National brain tumour research funding needs to increase to £35 million a year
STING agonists, galectin and deep sea bacteria
Researchers have tested a STING (STimulator of INterferon Genes) drug that has been injected directly into the glioblastoma of five dogs. Glioblastoma is the second-most common type of brain cancer in dogs. STING agonists can induce immunological responses that allow the immune system to fight otherwise immunologically resistant cancer cells. MRI scans taken of the patients over the course of the 10-month trial revealed that some of the dogs, even with a single dose, responded to the treatment with apparent reductions in their tumour volume, including one complete response in which the tumour appeared to completely disappear. The team was able to conclude that this therapy can trigger a robust, innate anti-tumour immune response and may be highly effective on recalcitrant tumours such as glioblastoma. This work was published in the journal Clinical Cancer Research.
Researchers striving to identify proteins that drive cancer stem cells believe targeting and suppressing a particular protein called galectin1 could provide a more effective treatment for glioblastoma, in combination with radiation therapy. Among all cancerous cells, some act as stem cells that reproduce themselves and sustain the cancer but by targeting the way these cells operate, researchers have found a new way to disrupt the production of new tumours. Basically, after being given the galectin1 protein, the brain tumours didn't grow for several months. This work was published in the journal Cell Reports.
This is a long form and fascinating read from The Smithsonian about Marizomib and how a marine bacteria species shows promise for curing glioblastoma. The sediments blanketing the ocean floor and the invertebrates that form its living terrain both contain a wealth of creatures invisible to the naked eye, including marine bacteria. Tiny as they are, these uncharismatic microbes play a critical role in recycling nutrients in the ocean and in feeding other organisms. Many also produce chemicals to defend themselves against predators and microbial pathogens, as well as to communicate and compete with other organisms. Because these compounds can attract, deter, or kill other microbes, some can also benefit people as potent antitumour agents, antibiotics, antivirals, and other drugs. Because deep-sea bacteria face different environmental challenges than their shallower and land-dwelling relatives, the compounds they produce could be unique as well. Marizomib is derived from a microbe found in the ocean at depths of up to 6,500 feet.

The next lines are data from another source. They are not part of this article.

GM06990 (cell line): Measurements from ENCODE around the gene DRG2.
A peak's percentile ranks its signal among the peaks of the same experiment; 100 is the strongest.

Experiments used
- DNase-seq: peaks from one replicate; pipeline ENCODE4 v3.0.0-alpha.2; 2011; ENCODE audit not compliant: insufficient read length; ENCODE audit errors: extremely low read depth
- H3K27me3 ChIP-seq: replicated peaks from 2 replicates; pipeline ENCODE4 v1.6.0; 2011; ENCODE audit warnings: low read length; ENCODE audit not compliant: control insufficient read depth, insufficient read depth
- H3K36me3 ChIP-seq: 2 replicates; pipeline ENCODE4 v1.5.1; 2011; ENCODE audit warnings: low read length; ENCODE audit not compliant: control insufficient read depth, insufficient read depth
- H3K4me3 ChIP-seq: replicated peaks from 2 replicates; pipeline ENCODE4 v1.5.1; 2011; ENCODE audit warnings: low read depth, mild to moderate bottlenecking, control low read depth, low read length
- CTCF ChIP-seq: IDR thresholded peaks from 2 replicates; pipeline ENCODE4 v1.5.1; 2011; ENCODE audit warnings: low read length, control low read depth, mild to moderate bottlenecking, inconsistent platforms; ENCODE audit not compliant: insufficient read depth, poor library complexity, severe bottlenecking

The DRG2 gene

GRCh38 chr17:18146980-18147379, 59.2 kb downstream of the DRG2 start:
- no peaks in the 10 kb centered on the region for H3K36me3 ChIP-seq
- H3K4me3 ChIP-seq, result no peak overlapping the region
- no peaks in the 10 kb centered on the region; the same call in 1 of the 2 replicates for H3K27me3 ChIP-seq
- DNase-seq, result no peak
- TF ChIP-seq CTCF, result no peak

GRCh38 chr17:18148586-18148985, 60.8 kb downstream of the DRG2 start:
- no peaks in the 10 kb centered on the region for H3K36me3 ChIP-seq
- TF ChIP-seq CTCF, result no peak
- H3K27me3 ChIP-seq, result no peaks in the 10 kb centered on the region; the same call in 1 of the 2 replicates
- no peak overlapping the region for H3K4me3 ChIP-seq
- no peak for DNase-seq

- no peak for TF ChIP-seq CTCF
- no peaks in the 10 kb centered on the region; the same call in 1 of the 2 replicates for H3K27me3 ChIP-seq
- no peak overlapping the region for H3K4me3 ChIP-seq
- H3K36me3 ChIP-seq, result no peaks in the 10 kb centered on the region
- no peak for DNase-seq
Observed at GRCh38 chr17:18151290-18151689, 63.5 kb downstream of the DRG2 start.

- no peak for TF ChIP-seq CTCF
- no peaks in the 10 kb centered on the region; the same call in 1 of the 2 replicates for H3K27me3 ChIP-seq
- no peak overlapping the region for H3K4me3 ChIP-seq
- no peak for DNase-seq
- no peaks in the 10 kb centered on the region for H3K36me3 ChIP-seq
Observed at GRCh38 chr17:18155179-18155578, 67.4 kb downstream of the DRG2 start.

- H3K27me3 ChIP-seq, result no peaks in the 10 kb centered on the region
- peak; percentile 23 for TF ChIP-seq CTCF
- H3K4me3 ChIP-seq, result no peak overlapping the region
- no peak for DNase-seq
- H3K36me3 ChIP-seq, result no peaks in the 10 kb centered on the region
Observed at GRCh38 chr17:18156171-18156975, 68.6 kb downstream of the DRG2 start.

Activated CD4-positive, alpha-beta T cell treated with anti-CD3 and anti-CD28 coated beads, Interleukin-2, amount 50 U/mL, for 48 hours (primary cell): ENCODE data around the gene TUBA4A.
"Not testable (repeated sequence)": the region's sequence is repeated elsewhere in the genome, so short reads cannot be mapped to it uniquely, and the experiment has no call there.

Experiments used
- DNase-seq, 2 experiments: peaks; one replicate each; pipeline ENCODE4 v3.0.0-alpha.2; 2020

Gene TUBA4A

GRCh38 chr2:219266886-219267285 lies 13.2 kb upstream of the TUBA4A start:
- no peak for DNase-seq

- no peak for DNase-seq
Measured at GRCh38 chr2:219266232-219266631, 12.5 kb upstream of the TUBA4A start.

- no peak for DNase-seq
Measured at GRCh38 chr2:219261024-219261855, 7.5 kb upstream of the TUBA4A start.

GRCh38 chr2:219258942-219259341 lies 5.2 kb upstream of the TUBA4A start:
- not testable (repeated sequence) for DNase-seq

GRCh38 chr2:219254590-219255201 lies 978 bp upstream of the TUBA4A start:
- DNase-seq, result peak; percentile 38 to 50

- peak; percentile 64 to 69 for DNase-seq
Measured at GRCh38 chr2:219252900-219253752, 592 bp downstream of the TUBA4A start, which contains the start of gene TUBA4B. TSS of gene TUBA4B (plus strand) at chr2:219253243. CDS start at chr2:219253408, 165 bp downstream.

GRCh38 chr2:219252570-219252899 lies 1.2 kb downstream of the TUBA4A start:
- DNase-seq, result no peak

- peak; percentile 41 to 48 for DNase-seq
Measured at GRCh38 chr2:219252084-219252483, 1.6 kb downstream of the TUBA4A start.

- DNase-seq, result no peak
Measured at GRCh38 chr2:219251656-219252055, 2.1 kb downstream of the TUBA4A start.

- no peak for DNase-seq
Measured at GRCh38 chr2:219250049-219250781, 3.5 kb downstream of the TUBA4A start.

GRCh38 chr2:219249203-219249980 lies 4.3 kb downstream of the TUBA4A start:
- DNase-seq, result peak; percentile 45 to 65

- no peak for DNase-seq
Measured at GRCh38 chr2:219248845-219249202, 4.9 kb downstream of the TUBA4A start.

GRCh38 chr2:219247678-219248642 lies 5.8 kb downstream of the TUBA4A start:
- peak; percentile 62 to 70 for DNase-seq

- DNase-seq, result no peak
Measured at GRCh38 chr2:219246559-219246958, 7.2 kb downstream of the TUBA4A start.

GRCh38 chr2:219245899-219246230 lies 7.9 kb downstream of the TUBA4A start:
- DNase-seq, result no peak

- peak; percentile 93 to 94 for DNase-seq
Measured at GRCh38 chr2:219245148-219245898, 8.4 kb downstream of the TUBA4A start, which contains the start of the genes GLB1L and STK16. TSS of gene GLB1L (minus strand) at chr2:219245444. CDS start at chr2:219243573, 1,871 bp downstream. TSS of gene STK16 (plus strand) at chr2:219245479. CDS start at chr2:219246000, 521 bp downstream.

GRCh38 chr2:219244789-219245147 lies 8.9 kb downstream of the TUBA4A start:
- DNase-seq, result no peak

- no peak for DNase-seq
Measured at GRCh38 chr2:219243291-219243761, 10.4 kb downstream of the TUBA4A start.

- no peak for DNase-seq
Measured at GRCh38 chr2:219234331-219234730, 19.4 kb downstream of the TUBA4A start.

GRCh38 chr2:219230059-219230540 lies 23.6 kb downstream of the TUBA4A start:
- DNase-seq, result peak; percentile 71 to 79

The FDA has granted an orphan drug designation to LP-184 as a potential therapeutic option for patients with glioblastoma multiforme and other malignant gliomas, LP – 184 is part of the oncology drug portfolio for Lantern Pharma. The next-generation alkylating agent was developed to preferentially damage DNA in tumour cells that overexpress select biomarkers or that harbour mutations in DNA repair pathways. Data from preclinical studies have demonstrated that treatment with the small molecule drug candidate resulted in significantly enhanced antitumor activity with a substantial reduction in toxicity vs earlier-generation acylfulvenes.
This is the first research news update in 18 months that I have produced working from our office in Milton Keynes, as opposed to working from home and as we return to a more outward facing working environment, we are taking the first steps to reinstating our lab tours. A crucial part of our research portfolio lab tours are a fantastic opportunity for supporters with a keen interest in the research we fund to hear latest ground-breaking updates from our expert world-class scientists.
Lab tours are usually a mix of presentations about the research, followed by a walk through the facilities, where our scientists introduce various aspects of their work and how they are looking at ways to fight brain tumours.
Visitors are able to ask questions about the research and understand how the work being undertaken is getting us closer to a cure. Our lab tours are popular and it's inspiring to see how people leave with so much new knowledge and passion to redouble their fundraising efforts. Our scientists find these tours motivational too as they hear the stories behind the fundraising endeavours that support their work and they frequently comment on the scientific knowledge of the visitors and the sophistication of their questioning.
Details on forthcoming lab tour and research centre events will be posted on our website and in this weekly update
Finally, we have been approached by the National Institute for Health Research (NIHR) Surgical MedTech Cooperative (Surgical MIC) which is funded by the Department of Health and Social Care to support the development of medical technology for colorectal, vascular, neurosurgery and liver, gall bladder and pancreas surgery. Their role is to make sure that any medical devices or healthcare apps are focused on patient and clinical needs from an early stage and not just profit. This means they often consult with patients and members of the public on the design and intended use of medical devices, reviewing lay summaries and just asking questions about how the intended device will support early detection of disease or better recovery after surgery. More information is available on their website - https://surgicalmic.nihr.ac.uk/patients-the-public/
- Immunotherapy for brain tumours
- Childhood glioblastoma, the effect of pregnancy, sea sponges and gold
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